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A Sanguinary Tale

October 13, 2011

I think most of the people who are reading this blog post know more or less where it’s going, which kind of ruins my fun a little. So, for the benefit of those who do know where this story is heading, I have included a DVD extra in this blog post. Writer’s commentary, in italics! 

First we need a sarcastic opening, ideally mixing similar words with different modern and ancient usages. You know, for clarity:

I’m usually more of a melancholic than sanguine type, but I’m feeling absolutely sanguine about my rather sanguinary experience with the South Korean medical system. If nothing else, they sure are efficient! And boy, are they fans of paperwork!

Tangential and nonessential rant:

During my first week of work in Korea, I had to go to a doctor’s office to get certain medical tests done. I was there for maybe an hour, during which they collected enough biological information and paperwork to completely remove me from society and replace me with a cyborg replica. I think my doctor felt the itch and had to keep testing (reference!). This is a short list of just the ones I can remember: height, weight, vision, hearing, looking in my throat and ears, blood test, urine test, mouth swab, blood pressure, colour-blindness test, chest X-rays, reflexes, and then a chat with the doctor to top it off. Urine tests are awkward in a foreign language, by the way. This middle aged Korean dude just points at a cup and says “Piss! Yes!”. By the by the way, Korean nurses think a disoriented white guy holding a cup of his own urine is hilarious. Also, the doctor said there would be a “sexual test” during his list at the start, but it never materialized. Clearly he could tell I was manly and potent (vanity joke!). All of these tests were a waste of my time and money, not to mention a completely pointless exposure to radiation, because I was told the next week I needed to do it all again at a hospital.

Plant information for later:

So, at the start of the next week, the other white guy teacher and one of the Korean counsellors take a cab with me to a hospital in Ilsan. The building was an absolute maze, and we were being led around by a Korean girl who was either in a really big hurry or deliberately trying to get us lost.  Once again, I end up in a place with no idea how I got there. It seemed that each test was in a different room, but we had to keep doubling back to the first room to get more forms signed and things filled out.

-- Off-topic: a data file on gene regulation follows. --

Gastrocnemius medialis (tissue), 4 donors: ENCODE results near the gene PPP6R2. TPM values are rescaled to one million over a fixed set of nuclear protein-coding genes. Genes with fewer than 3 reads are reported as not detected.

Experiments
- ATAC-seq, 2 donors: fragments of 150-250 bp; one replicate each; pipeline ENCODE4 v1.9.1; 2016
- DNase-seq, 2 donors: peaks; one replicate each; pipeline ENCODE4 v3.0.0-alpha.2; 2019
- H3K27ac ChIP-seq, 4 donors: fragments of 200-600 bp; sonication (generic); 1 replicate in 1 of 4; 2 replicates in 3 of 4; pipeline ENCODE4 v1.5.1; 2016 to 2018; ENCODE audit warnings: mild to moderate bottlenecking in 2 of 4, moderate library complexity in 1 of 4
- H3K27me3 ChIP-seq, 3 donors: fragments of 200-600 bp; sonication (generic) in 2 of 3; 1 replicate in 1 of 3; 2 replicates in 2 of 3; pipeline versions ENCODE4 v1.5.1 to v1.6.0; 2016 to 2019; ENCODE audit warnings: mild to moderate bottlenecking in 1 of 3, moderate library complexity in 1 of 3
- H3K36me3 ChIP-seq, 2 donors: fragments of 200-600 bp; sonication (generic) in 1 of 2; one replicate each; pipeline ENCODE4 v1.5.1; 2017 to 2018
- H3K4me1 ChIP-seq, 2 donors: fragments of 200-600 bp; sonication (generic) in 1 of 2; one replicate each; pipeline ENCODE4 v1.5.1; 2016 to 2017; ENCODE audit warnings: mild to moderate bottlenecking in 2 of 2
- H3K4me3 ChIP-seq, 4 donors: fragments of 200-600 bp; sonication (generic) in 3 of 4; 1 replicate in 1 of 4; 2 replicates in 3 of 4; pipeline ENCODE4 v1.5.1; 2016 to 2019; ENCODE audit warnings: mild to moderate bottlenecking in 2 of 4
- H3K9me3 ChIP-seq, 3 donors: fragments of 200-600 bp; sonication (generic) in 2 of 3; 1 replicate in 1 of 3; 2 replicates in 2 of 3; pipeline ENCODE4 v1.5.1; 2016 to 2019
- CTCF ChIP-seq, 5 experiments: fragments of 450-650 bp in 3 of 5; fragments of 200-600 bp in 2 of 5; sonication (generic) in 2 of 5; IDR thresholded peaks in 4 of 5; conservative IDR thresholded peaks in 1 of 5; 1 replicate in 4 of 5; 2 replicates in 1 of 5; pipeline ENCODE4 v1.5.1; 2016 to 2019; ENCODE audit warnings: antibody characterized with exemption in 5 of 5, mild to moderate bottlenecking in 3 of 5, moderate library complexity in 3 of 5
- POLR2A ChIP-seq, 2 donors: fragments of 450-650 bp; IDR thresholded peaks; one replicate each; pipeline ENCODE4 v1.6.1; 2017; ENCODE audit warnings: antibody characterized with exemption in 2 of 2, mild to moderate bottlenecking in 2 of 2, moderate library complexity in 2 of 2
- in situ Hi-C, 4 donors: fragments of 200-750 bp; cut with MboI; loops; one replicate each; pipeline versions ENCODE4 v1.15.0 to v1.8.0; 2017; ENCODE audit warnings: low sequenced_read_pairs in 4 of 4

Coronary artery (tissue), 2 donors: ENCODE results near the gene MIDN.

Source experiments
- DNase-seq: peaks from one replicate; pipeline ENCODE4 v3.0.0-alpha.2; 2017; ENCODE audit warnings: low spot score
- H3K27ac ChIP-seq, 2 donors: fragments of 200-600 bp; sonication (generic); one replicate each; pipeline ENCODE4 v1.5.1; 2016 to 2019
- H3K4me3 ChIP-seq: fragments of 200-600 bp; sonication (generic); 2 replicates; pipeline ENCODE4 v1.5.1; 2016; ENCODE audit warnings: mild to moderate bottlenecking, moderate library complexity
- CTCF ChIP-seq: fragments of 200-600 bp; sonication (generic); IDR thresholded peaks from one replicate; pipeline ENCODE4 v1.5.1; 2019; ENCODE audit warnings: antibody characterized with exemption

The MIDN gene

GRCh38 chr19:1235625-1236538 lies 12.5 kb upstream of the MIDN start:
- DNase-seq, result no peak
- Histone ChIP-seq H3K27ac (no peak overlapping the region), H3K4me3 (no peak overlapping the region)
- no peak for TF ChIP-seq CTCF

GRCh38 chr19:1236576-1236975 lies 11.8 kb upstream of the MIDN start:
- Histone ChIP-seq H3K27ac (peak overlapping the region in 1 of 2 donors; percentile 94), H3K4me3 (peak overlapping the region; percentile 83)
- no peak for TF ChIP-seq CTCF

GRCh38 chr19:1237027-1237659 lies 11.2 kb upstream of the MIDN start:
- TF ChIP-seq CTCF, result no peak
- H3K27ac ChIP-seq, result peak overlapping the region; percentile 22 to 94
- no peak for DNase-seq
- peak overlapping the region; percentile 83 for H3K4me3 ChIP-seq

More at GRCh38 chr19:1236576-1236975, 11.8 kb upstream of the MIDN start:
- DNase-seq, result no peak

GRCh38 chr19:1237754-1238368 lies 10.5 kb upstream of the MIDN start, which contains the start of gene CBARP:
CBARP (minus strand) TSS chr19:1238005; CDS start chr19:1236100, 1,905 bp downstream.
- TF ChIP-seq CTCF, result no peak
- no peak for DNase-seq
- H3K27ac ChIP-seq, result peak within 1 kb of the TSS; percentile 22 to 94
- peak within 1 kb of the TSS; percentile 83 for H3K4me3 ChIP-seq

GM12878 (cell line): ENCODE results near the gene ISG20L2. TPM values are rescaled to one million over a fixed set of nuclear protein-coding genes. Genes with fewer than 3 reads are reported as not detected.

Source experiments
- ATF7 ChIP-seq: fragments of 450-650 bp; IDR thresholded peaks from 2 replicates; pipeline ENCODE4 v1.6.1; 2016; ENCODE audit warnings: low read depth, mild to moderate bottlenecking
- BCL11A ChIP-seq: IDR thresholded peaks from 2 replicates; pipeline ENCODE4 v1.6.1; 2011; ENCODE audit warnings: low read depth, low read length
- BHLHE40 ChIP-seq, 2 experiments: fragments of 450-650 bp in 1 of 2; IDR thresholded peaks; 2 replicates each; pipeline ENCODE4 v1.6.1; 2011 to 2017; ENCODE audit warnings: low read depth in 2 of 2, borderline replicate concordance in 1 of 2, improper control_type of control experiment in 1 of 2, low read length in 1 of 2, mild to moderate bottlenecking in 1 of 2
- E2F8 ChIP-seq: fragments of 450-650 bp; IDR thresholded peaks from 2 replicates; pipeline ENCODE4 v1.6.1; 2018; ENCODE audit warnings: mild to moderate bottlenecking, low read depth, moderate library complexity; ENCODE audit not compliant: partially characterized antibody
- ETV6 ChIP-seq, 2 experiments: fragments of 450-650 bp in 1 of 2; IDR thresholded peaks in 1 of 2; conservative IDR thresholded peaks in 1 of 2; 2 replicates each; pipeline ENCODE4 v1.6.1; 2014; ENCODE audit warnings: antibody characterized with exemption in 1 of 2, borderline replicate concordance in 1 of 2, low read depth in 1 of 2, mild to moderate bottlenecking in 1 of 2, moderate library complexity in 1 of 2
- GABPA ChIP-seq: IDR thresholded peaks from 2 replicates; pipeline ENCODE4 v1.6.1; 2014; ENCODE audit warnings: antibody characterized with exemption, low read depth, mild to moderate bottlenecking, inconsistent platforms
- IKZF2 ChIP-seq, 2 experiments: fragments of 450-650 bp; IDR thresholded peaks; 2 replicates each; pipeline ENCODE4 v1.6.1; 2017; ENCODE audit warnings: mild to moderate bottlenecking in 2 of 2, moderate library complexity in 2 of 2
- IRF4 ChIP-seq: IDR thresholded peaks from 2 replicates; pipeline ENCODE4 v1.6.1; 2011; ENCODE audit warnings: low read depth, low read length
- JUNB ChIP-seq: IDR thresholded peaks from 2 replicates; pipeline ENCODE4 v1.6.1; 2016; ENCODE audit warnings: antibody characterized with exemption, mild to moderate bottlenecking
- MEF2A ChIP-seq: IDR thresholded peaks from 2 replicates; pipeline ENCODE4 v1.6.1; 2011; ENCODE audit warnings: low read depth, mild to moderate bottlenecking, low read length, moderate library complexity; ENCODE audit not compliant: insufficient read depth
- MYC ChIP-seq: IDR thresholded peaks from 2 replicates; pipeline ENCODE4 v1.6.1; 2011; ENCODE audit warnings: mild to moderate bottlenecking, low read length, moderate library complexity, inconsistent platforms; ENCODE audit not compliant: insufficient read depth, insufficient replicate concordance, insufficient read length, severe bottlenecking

The part where everyone else figures out where the story is going:

But then it was time for the blood test.

New paragraph telling the story in detail:

I went into a room where I was greeted by two nurses who spoke almost no English at all. Through mime and sign language they got me to roll up my sleeve and get into blood losing position. One of the nurses was clearly a younger junior nurse who was taking tips from the older one. I’m already not terribly comfortable with needles, add a language barrier and a trainee to that and you’ve definitely got me nervous. So anyway, she pokes my arm and starts her vampiric act of medical brutality. Now, when good nurses drain your blood, they do a little move where they switch vials midstream without taking out the needle. You don’t even notice it. However, this nurse was a trainee.

Shocking image:

The needle came out of my arm and a thin stream of blood shot out of me and across the table at an incredible velocity. Blood spattered the nurse’s face as she jumped back and shrieked.

Joke that’s actually true:

Then I heard my first English words from her: “Sorry!”. Followed by the second set of English words from the older nurse: “One more!”

Flash forward in the middle of the story:

I was later told by some members of the medical community that in order for blood to spray out of my arm like a scene from Kill Bill, she had to have hit an artery instead of a vein. Stupid nurse. I’m glad you got my blood on you. I never wished I had the rage virus more (spiteful reference!)